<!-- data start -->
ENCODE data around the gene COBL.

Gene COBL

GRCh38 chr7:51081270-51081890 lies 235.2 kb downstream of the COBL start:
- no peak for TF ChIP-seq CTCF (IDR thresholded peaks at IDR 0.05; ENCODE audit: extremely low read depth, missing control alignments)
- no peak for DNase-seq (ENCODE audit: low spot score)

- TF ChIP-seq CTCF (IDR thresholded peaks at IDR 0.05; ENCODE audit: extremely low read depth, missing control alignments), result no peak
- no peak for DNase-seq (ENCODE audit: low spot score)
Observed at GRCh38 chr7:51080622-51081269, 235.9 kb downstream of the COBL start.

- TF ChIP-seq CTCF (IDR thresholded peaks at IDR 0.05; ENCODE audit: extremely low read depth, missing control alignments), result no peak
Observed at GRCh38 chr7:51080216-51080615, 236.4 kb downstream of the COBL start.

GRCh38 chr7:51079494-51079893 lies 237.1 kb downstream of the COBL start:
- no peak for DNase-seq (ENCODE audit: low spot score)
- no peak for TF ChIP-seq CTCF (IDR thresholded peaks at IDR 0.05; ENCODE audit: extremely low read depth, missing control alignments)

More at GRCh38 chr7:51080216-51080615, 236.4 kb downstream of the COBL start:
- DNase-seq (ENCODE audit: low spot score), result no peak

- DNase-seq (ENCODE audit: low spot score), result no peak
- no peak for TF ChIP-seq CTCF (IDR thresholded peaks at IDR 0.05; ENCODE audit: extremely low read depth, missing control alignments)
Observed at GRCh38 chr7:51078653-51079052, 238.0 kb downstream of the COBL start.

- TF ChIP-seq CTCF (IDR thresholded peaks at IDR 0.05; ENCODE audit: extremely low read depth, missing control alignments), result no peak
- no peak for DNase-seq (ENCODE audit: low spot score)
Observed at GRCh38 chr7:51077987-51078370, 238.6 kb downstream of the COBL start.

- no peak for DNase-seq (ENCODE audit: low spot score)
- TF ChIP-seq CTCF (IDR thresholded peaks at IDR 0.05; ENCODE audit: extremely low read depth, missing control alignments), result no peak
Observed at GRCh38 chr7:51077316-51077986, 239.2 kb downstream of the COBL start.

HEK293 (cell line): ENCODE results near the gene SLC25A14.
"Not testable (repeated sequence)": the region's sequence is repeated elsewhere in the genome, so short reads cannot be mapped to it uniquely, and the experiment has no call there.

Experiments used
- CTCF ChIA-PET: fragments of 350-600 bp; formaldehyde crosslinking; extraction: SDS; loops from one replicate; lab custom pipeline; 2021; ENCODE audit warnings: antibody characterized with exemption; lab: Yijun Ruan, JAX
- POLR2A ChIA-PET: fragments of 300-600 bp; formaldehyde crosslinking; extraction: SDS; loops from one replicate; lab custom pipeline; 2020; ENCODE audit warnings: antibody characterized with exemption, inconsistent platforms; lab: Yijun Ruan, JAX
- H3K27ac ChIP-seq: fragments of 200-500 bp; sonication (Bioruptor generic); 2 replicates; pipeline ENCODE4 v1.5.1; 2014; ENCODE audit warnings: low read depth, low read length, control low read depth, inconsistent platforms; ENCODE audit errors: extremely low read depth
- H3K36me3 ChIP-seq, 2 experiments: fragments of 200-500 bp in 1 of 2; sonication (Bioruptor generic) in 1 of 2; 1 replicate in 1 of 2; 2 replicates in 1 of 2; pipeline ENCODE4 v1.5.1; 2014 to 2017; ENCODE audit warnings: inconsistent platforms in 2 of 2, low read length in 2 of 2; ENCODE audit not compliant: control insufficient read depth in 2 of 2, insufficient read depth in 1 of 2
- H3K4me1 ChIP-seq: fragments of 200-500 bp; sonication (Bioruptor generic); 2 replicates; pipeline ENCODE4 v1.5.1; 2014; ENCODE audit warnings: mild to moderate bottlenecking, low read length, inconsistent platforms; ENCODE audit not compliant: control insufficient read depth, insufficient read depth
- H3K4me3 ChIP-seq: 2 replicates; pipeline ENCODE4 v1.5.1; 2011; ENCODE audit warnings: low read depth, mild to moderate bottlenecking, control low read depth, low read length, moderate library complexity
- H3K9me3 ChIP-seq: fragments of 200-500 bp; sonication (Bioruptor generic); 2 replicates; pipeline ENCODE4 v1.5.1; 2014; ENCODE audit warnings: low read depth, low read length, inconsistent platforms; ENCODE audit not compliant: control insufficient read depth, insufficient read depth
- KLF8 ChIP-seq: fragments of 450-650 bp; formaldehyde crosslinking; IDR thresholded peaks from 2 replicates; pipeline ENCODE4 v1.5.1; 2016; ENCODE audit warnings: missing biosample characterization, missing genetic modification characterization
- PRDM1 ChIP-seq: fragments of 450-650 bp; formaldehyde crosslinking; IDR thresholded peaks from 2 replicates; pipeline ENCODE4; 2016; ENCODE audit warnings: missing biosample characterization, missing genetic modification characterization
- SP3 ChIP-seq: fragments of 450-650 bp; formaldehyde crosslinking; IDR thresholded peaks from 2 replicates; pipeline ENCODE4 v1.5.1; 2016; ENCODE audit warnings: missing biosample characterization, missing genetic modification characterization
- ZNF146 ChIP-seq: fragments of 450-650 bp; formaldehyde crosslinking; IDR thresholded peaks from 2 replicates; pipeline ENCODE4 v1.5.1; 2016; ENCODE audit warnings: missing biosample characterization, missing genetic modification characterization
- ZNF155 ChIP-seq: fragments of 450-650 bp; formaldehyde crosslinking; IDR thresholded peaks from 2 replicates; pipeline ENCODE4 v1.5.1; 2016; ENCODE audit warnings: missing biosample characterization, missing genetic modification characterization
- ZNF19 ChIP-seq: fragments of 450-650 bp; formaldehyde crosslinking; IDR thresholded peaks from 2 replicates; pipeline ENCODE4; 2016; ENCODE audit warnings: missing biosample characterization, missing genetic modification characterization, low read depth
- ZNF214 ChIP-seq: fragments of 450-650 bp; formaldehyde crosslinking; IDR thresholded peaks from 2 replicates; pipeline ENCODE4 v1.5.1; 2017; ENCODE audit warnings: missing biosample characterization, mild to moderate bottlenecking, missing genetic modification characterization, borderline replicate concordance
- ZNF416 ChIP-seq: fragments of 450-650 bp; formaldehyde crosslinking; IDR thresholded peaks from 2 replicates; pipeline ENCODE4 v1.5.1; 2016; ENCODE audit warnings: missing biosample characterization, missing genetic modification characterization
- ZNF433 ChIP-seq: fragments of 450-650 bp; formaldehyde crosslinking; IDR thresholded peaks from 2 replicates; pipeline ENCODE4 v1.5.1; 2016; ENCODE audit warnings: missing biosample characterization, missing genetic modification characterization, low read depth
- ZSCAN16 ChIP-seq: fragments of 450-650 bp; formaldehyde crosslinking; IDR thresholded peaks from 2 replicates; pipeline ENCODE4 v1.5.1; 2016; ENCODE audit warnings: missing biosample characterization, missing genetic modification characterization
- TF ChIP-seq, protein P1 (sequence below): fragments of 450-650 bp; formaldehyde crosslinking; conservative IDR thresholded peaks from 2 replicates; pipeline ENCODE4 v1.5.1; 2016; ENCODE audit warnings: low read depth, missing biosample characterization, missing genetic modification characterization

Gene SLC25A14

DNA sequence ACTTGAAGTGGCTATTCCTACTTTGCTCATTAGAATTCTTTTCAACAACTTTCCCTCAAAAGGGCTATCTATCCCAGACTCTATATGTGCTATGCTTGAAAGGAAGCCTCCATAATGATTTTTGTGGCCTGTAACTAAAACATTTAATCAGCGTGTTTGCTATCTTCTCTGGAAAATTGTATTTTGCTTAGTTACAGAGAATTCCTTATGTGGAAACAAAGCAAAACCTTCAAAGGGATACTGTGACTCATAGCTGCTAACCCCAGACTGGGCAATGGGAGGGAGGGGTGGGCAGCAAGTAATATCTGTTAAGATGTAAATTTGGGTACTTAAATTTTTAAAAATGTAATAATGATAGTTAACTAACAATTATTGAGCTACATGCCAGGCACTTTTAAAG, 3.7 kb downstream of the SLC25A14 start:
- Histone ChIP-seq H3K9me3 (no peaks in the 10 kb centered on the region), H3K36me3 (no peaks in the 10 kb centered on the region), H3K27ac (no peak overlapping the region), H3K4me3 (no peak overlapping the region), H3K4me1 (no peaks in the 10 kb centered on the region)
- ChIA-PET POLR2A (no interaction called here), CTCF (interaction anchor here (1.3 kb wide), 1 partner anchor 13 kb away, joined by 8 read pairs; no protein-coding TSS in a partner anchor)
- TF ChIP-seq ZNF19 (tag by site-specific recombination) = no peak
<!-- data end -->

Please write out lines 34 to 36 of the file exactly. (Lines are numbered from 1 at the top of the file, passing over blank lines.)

- H3K9me3 ChIP-seq: fragments of 200-500 bp; sonication (Bioruptor generic); 2 replicates; pipeline ENCODE4 v1.5.1; 2014; ENCODE audit warnings: low read depth, low read length, inconsistent platforms; ENCODE audit not compliant: control insufficient read depth, insufficient read depth
- KLF8 ChIP-seq: fragments of 450-650 bp; formaldehyde crosslinking; IDR thresholded peaks from 2 replicates; pipeline ENCODE4 v1.5.1; 2016; ENCODE audit warnings: missing biosample characterization, missing genetic modification characterization
- PRDM1 ChIP-seq: fragments of 450-650 bp; formaldehyde crosslinking; IDR thresholded peaks from 2 replicates; pipeline ENCODE4; 2016; ENCODE audit warnings: missing biosample characterization, missing genetic modification characterization